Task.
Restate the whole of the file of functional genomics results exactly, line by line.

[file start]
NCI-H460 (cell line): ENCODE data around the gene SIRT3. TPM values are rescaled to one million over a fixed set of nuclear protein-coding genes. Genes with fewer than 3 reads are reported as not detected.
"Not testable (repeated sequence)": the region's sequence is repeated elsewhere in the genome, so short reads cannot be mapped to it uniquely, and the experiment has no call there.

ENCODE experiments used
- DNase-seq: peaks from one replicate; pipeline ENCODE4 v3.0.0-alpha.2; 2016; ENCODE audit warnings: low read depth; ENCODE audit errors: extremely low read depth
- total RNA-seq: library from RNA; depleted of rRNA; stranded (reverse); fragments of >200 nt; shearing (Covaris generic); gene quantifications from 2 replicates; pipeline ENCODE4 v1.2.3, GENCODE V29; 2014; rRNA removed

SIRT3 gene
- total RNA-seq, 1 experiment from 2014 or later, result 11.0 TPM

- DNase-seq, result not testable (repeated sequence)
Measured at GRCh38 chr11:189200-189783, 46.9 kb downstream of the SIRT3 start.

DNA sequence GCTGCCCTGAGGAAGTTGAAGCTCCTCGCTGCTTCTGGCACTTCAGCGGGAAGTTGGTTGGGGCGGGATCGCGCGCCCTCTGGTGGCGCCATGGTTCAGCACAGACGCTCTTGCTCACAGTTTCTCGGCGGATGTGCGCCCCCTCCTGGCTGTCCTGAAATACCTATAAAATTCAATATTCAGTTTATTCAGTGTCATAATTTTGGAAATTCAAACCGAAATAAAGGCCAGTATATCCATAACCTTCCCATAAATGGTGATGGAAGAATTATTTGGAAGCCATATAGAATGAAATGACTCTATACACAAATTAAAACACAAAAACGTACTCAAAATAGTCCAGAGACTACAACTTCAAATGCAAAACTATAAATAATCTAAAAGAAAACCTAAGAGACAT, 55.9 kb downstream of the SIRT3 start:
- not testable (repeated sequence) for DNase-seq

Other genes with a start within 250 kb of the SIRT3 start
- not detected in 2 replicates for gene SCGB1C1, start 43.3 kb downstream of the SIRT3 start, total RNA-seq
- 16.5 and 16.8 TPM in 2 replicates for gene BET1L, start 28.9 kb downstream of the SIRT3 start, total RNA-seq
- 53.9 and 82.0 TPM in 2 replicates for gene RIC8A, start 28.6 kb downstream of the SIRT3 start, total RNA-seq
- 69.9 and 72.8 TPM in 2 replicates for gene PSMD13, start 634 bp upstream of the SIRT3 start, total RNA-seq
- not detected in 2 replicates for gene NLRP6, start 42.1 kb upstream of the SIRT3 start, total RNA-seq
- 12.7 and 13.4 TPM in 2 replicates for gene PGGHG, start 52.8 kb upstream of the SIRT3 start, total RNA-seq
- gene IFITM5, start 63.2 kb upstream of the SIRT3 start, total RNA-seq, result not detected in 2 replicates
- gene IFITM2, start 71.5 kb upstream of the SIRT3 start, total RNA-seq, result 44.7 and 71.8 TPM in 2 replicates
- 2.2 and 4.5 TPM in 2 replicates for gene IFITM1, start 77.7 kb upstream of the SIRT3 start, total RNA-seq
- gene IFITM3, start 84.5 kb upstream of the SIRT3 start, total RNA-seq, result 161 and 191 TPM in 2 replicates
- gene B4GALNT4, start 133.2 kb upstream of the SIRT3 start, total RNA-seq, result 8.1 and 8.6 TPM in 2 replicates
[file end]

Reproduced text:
NCI-H460 (cell line): ENCODE data around the gene SIRT3. TPM values are rescaled to one million over a fixed set of nuclear protein-coding genes. Genes with fewer than 3 reads are reported as not detected.
"Not testable (repeated sequence)": the region's sequence is repeated elsewhere in the genome, so short reads cannot be mapped to it uniquely, and the experiment has no call there.

ENCODE experiments used
- DNase-seq: peaks from one replicate; pipeline ENCODE4 v3.0.0-alpha.2; 2016; ENCODE audit warnings: low read depth; ENCODE audit errors: extremely low read depth
- total RNA-seq: library from RNA; depleted of rRNA; stranded (reverse); fragments of >200 nt; shearing (Covaris generic); gene quantifications from 2 replicates; pipeline ENCODE4 v1.2.3, GENCODE V29; 2014; rRNA removed

SIRT3 gene
- total RNA-seq, 1 experiment from 2014 or later, result 11.0 TPM

- DNase-seq, result not testable (repeated sequence)
Measured at GRCh38 chr11:189200-189783, 46.9 kb downstream of the SIRT3 start.

DNA sequence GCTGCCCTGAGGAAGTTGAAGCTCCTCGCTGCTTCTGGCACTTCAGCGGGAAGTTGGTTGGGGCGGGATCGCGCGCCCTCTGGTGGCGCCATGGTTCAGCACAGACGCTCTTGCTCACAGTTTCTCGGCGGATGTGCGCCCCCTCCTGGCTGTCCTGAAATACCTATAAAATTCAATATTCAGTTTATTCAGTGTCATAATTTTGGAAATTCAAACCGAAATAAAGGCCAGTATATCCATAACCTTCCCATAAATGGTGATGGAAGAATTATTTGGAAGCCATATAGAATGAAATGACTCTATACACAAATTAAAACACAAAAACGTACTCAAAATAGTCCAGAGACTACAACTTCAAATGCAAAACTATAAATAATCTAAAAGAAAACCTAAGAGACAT, 55.9 kb downstream of the SIRT3 start:
- not testable (repeated sequence) for DNase-seq

Other genes with a start within 250 kb of the SIRT3 start
- not detected in 2 replicates for gene SCGB1C1, start 43.3 kb downstream of the SIRT3 start, total RNA-seq
- 16.5 and 16.8 TPM in 2 replicates for gene BET1L, start 28.9 kb downstream of the SIRT3 start, total RNA-seq
- 53.9 and 82.0 TPM in 2 replicates for gene RIC8A, start 28.6 kb downstream of the SIRT3 start, total RNA-seq
- 69.9 and 72.8 TPM in 2 replicates for gene PSMD13, start 634 bp upstream of the SIRT3 start, total RNA-seq
- not detected in 2 replicates for gene NLRP6, start 42.1 kb upstream of the SIRT3 start, total RNA-seq
- 12.7 and 13.4 TPM in 2 replicates for gene PGGHG, start 52.8 kb upstream of the SIRT3 start, total RNA-seq
- gene IFITM5, start 63.2 kb upstream of the SIRT3 start, total RNA-seq, result not detected in 2 replicates
- gene IFITM2, start 71.5 kb upstream of the SIRT3 start, total RNA-seq, result 44.7 and 71.8 TPM in 2 replicates
- 2.2 and 4.5 TPM in 2 replicates for gene IFITM1, start 77.7 kb upstream of the SIRT3 start, total RNA-seq
- gene IFITM3, start 84.5 kb upstream of the SIRT3 start, total RNA-seq, result 161 and 191 TPM in 2 replicates
- gene B4GALNT4, start 133.2 kb upstream of the SIRT3 start, total RNA-seq, result 8.1 and 8.6 TPM in 2 replicates